Published in 2000, this collection of essays from Natural History Magazine is subtitled Penultimate Reflections in Natural History because the "millennial issue" of January 2001 was to carry the 300th in an unbroken series of Gould's monthly columns since 1973, which would be the last. His "Preface" doesn't say why he was ending the series. Like John Lennon at 30 observing that he had, "goddess willing, a good 40 years of productivity yet," Gould had good reason to expect ample years for more writing and research in Paleontology and Evolutionary Biology, unless he knew then that a swift malignant cancer would soon snuff out his light in 2002.
However it was, the brightness of Gould's searching brain here assays the very foundations of science (especially paleontolgy and "evolution")and its nemesis, Social Ideologies founded on distortions and prejudice. He investigates the difference between questions which can or cannot be asked of science, the crucial difference between valid scientific methods and theories which are often demonstrated to be mistaken or misinterpreted, on the one hand, and fraudulent evidence, invalid methods and inappropriate topics like God's existence, whose religion is 'right,' and which human beings are 'more valuable' or 'more evolved' than others. It is in his probing analysis of the devastating effects of the latter that his light is most valuable.
Let us take Darwin's theory of "descent with modification" as a scientific thesis, and the fulminations of that "chief Victorian pundit of nearly everything "(as Gould calls him) Herbert Spencer, so-called philosopher when he should more rightly be called apologist to Capitalism "bloody in tooth and claw." Spencer took Darwin's findings and turned them on their heads: he devised the slogan "survival of the fittest" to mean that evolution is the history of Progress, and thus the struggle for existence is purification; Thomas Huxley called his theory the "gladiatorial" school of evolution. As many historians have noted, this theory should really be called "social Spencerism."
Specifically, Spencer called for an end to all state-supported services--education, postal services, regulation of housing, even public sanitary systems. He thought that any social intervention in suffering is counterproductive because it promotes the "vitiation of the race through the multiplication of its inferior samples." Charities and philanthropists he calls "pauper's friends" who "defeat the sharp...spur to the lazy and so strong a bridle to the random."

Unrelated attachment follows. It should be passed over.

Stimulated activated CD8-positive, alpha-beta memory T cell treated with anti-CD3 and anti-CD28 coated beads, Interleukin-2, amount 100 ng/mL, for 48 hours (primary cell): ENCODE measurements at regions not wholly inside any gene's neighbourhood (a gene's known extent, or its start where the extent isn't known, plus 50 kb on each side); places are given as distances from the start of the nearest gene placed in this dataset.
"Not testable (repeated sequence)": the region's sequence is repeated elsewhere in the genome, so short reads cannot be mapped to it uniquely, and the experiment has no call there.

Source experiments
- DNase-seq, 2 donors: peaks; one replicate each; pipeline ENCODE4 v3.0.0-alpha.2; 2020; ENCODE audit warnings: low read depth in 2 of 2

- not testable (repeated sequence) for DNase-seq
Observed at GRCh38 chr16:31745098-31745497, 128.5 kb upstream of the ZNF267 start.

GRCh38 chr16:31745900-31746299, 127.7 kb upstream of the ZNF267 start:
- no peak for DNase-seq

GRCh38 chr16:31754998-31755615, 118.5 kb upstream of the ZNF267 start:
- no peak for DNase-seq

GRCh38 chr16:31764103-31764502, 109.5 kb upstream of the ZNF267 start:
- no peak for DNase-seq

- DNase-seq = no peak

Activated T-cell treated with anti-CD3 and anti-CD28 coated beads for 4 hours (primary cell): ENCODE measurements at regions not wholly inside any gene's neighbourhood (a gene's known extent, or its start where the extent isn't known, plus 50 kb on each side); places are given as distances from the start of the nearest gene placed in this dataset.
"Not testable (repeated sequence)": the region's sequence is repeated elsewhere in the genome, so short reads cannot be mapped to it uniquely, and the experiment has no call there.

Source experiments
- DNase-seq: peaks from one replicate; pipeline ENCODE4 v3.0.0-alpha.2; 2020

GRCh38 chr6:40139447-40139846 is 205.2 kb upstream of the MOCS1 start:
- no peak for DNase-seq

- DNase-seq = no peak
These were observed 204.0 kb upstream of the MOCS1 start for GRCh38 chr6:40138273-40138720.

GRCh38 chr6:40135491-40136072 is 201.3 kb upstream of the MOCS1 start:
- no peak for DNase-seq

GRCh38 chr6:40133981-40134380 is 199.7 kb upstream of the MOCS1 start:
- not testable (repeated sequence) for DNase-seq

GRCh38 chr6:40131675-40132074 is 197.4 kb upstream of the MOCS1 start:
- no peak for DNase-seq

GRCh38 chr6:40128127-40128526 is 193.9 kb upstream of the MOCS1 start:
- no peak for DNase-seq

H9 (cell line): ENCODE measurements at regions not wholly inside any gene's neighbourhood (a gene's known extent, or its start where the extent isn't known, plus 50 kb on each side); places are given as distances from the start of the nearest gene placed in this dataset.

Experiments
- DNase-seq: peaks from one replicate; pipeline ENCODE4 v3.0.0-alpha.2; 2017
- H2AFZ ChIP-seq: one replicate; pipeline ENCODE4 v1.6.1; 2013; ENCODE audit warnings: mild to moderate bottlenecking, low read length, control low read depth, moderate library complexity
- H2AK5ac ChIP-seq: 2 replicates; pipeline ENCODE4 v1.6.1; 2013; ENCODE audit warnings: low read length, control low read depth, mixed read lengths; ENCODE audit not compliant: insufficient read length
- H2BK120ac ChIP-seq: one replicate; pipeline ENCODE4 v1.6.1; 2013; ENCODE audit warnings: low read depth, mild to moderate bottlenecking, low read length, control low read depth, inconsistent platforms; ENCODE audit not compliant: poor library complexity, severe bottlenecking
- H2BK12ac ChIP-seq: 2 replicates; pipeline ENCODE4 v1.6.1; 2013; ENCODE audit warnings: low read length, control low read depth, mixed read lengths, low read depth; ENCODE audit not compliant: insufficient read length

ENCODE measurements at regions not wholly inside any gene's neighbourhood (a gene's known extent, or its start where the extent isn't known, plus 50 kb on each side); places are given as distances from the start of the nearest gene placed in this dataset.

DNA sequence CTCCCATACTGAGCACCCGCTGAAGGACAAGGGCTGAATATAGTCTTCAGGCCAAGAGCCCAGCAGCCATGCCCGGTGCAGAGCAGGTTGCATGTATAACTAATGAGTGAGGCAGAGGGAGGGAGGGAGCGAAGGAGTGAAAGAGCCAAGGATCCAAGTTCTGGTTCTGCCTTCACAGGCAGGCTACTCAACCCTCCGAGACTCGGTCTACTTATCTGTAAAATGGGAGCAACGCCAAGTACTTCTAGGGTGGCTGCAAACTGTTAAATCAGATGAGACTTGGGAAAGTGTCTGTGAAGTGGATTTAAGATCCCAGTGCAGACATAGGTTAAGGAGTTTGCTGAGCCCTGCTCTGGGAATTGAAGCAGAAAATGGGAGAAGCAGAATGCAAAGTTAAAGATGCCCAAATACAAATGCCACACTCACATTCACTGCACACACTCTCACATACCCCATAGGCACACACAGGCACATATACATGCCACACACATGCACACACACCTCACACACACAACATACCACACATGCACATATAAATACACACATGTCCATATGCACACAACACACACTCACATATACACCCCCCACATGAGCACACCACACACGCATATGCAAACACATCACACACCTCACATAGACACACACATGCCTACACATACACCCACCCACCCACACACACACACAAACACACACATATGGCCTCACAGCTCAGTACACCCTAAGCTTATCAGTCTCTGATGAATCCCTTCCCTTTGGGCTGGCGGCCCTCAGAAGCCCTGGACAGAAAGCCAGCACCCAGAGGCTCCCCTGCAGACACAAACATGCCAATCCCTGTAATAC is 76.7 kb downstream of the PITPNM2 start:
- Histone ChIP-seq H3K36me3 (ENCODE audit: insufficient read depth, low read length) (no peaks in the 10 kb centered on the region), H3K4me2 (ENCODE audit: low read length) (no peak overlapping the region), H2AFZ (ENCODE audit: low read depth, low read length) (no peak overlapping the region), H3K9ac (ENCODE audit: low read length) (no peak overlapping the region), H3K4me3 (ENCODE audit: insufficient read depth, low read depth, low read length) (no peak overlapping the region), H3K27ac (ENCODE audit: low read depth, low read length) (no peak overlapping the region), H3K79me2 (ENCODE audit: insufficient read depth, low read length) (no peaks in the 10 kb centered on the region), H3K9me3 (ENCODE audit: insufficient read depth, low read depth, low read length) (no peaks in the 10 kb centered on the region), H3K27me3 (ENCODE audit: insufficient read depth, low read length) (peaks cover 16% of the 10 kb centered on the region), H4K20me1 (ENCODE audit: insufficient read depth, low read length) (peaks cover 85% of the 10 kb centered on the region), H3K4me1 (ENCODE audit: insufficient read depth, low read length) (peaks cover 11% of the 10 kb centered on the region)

Does his program sound familiar in 2011? Andrew Carnegie who had been troubled by a devout Christian conscience was vastly relieved that Spencer "reconciled God and capitalist society"; Carnegie had worried about the suffering of the poor, but now "I got rid of theology" and realized that "All is well since all grows better." He acknowledged that "while it may be sometimes hard for the individual, it is best for the race" and concluded that we should welcome the "great inequality of environment, the concentration of wealth...in the hands of a few" because it was "essential for the future."
Gould studies the interweaving of such social ideology with political slogans such as those that justified the Triangle Shirtwaist Fire tragedy of 1911 when the horrifying spectacle of human beings leaping from the upperstories of the Trade Center buildings to escape fire in 2001 was prefigured in the deaths of all 50 young women who were forced to jump from the 8th through 10th floors of the Asch building because all safety exits had been blocked. Another 110 women perished in the fire.
This fascinating and important lesson in the ideology we could call today neo-conservatism is only a fraction of the assets of this important book. Highly, highly recommended.
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